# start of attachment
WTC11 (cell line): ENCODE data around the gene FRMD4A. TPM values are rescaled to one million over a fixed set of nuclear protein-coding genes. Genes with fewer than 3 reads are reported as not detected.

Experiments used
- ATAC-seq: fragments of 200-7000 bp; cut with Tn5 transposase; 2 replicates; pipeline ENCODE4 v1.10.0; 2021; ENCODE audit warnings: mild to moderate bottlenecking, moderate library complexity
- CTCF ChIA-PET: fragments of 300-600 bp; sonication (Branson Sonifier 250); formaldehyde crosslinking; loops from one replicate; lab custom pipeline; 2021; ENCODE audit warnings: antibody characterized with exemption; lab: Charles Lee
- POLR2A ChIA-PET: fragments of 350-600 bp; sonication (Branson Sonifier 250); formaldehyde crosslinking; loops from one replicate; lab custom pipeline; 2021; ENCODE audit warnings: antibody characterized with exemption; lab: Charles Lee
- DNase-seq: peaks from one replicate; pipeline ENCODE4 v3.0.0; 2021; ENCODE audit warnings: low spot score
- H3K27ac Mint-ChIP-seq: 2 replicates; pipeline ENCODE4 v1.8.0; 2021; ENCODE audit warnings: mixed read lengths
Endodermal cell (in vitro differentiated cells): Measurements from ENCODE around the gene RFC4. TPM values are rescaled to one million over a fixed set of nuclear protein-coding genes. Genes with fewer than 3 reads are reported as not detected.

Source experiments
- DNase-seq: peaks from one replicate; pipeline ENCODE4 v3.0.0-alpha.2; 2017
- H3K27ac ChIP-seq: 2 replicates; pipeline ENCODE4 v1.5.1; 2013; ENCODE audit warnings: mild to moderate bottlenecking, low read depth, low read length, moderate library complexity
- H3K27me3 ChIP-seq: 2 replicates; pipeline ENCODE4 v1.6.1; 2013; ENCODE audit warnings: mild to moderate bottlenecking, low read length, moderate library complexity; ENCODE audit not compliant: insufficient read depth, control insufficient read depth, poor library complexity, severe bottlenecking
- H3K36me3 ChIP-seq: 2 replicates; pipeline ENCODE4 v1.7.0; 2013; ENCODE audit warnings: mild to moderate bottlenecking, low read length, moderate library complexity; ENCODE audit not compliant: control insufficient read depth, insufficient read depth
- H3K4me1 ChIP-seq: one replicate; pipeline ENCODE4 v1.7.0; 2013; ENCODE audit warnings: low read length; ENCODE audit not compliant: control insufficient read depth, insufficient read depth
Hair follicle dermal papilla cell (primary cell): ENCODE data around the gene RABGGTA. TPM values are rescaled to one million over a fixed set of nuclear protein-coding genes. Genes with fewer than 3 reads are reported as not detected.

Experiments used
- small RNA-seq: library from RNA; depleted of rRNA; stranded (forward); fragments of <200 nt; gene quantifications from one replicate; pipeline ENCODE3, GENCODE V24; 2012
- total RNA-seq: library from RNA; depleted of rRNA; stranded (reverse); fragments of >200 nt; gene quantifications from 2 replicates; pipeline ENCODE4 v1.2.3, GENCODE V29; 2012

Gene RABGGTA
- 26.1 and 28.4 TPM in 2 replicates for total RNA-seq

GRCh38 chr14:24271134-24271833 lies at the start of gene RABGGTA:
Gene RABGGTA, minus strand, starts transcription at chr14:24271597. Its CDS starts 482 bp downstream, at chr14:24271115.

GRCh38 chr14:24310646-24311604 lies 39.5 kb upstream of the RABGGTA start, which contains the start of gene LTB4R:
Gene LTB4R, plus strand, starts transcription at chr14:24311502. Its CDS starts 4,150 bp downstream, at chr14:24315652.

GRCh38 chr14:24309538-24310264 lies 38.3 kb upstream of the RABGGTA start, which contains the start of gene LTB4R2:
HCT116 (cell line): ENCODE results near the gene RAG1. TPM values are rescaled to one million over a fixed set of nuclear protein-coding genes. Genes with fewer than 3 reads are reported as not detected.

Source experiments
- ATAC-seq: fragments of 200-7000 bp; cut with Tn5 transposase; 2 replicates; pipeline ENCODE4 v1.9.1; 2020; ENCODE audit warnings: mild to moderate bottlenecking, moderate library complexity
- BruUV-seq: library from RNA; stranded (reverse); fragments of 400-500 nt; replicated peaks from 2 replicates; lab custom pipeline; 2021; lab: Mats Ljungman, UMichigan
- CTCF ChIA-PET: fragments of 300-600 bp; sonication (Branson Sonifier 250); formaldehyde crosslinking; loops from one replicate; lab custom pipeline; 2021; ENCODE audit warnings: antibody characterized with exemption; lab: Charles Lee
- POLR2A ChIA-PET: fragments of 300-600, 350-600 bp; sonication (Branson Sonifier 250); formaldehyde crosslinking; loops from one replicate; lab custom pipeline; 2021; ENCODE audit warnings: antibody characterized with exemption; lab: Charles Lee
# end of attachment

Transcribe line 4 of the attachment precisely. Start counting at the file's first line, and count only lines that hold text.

- CTCF ChIA-PET: fragments of 300-600 bp; sonication (Branson Sonifier 250); formaldehyde crosslinking; loops from one replicate; lab custom pipeline; 2021; ENCODE audit warnings: antibody characterized with exemption; lab: Charles Lee